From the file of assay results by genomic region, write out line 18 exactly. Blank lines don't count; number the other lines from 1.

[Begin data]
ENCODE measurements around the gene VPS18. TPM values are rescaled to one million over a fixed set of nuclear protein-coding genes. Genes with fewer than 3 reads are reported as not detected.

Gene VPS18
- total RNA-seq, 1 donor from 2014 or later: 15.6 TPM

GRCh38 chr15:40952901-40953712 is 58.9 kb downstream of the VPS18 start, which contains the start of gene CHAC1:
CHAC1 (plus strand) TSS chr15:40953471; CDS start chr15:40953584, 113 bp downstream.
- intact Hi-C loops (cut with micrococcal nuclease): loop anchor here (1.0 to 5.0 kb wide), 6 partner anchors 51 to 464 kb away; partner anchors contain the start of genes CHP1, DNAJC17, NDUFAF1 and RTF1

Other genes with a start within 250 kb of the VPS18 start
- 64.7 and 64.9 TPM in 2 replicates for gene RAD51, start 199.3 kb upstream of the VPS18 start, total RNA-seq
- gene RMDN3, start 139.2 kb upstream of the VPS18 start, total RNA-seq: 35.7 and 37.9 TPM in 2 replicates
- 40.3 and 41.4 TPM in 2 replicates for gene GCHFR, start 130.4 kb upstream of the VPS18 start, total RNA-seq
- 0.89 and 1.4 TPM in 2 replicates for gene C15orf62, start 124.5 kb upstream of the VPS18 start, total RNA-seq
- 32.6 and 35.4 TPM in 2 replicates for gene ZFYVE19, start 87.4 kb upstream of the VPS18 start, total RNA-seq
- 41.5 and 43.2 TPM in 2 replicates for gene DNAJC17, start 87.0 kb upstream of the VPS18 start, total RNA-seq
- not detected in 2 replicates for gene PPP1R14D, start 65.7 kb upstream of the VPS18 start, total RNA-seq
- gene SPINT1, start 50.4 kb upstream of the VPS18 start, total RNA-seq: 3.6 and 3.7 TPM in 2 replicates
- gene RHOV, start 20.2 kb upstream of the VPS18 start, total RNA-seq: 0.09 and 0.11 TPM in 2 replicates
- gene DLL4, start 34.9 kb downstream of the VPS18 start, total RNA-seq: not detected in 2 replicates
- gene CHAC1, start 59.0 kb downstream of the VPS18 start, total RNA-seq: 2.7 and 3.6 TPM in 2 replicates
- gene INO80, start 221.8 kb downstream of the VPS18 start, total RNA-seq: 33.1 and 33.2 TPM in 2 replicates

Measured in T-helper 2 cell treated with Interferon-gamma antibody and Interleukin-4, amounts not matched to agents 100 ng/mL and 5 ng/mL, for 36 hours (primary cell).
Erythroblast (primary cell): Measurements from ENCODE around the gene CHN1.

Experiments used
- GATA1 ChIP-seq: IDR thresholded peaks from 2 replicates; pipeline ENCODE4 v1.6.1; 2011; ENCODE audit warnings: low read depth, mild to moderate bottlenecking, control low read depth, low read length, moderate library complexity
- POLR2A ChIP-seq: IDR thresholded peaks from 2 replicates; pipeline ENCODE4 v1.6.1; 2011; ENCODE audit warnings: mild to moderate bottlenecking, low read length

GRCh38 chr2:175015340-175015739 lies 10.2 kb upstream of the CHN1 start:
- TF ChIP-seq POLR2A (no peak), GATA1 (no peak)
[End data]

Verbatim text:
- gene CHAC1, start 59.0 kb downstream of the VPS18 start, total RNA-seq: 2.7 and 3.6 TPM in 2 replicates